Once you have them in the sack, you are more or less done. Well, except for turning around (I did mention this requires a small person, right? Right?) and crawling back through the, you know, the debris. Dragging a sack. Full of screaming, clawing little m*&^%$#@cking demons. But you're more or less done. With step one.

Step two: Kill the little c*&^%$#@%rs.
The cook will probably want to do this him (or her) self until he (or she) tries it with one. And he (or she) will go on and on about not disturbing them and proper bleeding, etc.
Grab your gloves. Take a big cleaver...

Step Three:
Let the cook skin them. The scum gets all over your hands and stinks to high heaven. You already took a couple of showers and a bath to get momma off of you and you don't need to take a couple of more.

Step Four:
Stuff with barley rice and Mardukan taters. If the barley rice is seasoned with jcsauce, it adds piquancy. (Piquancy here refers to the fact that jcsauce is slightly hotter than pure capsicum.)

Step Five:
Wrap in leaves (fire-tree leaves if available) and cover with a thick coating of wet clay. Cook in hot fire and maintain fire while cooking. Serve whole on a bed of barley rice surrounded by sliced kangoes.

Tastes like frog-legs.

Sgt. Adib Julian
Bronze Battalion (Prince Roger's Elite)
Empress Own
Empire of Man

Wednesday, August 1, 2018

The Rats Spread...

Earlier, I recalled how Hugo the Rat ripped off his writers. Unfortunately, I have to share the same about the far more beloved Weird Tales.

E. Hoffman Price, in his The Book of the Dead, shared a conversation between Price and Robert Howard's father, Dr. I. M. Howard, in April 1934:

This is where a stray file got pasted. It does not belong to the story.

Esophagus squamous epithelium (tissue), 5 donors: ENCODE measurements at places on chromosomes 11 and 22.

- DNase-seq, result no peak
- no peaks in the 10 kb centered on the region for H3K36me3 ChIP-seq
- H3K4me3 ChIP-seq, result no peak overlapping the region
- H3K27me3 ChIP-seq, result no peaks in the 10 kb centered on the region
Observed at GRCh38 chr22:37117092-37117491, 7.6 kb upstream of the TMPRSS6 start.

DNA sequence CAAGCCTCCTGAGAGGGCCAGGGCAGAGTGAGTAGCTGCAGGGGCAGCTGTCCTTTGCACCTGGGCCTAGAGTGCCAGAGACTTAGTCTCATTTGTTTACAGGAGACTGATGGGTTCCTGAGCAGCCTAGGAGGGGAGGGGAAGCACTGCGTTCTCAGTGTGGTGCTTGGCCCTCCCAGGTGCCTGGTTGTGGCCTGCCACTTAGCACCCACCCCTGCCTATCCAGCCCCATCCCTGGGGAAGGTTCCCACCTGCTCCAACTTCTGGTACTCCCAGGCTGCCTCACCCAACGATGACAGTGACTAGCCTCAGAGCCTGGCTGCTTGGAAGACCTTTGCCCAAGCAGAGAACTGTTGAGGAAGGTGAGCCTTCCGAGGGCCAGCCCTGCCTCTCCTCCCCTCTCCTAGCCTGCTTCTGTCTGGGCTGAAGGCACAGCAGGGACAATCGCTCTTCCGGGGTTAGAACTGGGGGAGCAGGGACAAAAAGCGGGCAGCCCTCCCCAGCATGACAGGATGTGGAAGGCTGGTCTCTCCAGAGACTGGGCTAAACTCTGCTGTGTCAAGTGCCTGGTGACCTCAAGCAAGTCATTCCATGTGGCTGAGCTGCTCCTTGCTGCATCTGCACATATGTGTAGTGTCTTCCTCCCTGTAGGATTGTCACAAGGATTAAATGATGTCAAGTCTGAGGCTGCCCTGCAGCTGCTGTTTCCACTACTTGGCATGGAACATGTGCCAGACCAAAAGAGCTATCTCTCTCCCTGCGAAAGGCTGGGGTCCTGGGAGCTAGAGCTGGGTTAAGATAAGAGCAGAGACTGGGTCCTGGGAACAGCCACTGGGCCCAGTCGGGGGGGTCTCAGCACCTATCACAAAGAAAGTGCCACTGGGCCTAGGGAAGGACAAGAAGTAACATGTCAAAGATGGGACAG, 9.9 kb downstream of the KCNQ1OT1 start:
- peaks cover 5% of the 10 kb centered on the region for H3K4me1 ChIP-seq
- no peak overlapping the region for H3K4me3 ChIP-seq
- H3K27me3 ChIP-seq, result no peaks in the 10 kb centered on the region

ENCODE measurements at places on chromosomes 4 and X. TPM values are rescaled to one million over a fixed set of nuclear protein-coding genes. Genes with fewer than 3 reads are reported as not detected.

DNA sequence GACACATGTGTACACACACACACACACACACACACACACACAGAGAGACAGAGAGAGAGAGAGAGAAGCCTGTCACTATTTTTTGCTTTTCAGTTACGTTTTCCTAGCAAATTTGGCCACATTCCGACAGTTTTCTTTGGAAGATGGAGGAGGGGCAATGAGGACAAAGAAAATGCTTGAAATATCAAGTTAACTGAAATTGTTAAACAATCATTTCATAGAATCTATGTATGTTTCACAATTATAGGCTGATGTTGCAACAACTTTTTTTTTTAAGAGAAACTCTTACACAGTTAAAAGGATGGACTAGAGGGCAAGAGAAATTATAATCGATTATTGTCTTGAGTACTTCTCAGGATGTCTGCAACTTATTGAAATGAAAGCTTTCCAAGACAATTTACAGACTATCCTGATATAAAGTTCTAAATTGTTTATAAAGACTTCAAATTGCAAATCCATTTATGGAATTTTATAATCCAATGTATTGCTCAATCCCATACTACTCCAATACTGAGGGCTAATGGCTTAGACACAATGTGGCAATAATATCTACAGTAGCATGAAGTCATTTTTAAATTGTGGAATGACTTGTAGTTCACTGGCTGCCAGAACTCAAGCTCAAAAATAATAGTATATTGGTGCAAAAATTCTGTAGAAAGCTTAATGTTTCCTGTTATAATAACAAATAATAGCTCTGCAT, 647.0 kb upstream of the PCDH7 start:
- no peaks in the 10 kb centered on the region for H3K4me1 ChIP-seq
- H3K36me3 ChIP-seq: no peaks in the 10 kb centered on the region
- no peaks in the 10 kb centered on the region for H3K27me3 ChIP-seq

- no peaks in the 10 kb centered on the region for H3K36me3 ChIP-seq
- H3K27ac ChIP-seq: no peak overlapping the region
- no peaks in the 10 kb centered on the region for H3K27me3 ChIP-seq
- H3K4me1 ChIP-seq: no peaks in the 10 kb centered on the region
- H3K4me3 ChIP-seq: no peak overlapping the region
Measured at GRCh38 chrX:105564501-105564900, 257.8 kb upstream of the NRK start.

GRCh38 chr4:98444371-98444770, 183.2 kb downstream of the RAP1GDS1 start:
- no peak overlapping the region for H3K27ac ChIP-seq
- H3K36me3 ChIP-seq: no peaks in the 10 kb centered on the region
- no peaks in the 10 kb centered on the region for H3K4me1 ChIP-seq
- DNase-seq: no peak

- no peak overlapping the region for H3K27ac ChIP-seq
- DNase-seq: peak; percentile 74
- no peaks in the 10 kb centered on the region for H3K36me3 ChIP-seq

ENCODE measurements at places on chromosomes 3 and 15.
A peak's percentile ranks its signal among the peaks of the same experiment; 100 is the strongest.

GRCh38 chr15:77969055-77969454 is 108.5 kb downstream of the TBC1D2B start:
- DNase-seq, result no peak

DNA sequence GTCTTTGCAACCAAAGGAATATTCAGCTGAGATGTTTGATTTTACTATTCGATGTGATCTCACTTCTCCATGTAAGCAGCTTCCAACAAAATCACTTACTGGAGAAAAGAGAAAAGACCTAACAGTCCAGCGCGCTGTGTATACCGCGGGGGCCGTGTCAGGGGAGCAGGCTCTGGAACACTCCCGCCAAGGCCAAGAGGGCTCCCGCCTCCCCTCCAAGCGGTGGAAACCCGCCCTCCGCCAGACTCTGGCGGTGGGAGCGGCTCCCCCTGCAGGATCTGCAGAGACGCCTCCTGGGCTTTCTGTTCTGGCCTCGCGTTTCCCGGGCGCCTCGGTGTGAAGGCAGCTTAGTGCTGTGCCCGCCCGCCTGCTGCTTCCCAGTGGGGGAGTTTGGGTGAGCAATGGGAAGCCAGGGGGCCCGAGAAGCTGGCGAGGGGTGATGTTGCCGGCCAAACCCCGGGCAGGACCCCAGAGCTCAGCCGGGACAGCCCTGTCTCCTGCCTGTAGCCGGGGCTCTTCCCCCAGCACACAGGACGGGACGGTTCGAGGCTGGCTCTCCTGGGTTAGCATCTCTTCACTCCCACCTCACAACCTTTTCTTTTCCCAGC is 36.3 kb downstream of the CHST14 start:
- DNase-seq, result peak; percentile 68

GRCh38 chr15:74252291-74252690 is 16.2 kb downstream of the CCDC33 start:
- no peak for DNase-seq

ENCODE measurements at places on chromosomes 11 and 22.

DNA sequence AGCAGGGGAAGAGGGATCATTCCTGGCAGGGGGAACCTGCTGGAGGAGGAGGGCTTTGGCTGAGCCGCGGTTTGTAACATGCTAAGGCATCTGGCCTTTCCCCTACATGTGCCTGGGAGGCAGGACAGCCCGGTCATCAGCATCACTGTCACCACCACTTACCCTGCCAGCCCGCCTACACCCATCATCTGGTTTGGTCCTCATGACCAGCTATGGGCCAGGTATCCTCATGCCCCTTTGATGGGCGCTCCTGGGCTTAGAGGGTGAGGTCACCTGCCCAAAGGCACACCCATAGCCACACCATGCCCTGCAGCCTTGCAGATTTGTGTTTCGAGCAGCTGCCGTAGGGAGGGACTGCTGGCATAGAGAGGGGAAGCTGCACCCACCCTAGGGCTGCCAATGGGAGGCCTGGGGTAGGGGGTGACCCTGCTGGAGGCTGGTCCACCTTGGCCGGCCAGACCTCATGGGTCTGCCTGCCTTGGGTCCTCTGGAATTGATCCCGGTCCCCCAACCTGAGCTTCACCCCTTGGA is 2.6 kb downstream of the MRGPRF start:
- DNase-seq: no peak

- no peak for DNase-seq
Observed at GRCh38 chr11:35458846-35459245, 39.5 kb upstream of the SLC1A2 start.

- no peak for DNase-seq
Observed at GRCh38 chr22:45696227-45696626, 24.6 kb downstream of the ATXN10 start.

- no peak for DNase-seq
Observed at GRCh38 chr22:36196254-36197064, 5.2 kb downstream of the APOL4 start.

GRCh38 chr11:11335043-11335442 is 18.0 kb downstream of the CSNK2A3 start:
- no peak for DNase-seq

"[Farnsworth Wright] and [William Sprenger] and the rest of those sons of bitches are no dealing rightly with Robert. How are they treating you?" 
"Doctor, we are all getting screwed. No one is discriminating against Bob. Business really is bad, damn bad. Well...yes sir, Wright and Sprenger are getting their pay checks regularly." 
"Then why don't those bastards see that you and Robert get paid regularly," he demanded. 
Dr. I. M. Howard's bedside manner was superb: a patient would be afraid not to recover.
"Editors and business managers walk out if they're not paid. Writer who don't do likewise aren't showing good judgement. Bob has a lot of good markets. All I have is crime stuff. When I get into a few other fields, I am through with Weird Tales.
A good many year after this dialog, I learned from an employee of the bank which had handled W. T. funds from the beginning and on until another outfit bought the magazine, that the publisher had money by the ream. The outfit had always pleaded poverty, and had found "The Great Depression" a handy device to exploit writers who could not, or fancied that they could not write salable yarns for any other than W.T. I learned from another source that when R.E.H. died, the "Unique Magazine" owed him $1300. It is only fair to add that the most W.T. owned me at any time was never in excess of $300. This peak was achieved only because of a two-parter, and a short. They were not favoring me. When their indebtedness reached a certain point, they got no more scripts from me. My production went to cash customers. Belatedly, Howard, on his own initiative, adopted the same approach.
While Weird Tales' chiseling did not reach to the same six-figure extent as Hugo Gernsback, Wright and Sprenger stiffed a close friend and occasional editor for the magazine in Price. No wonder many writers tried to break through into the more lucrative slicks.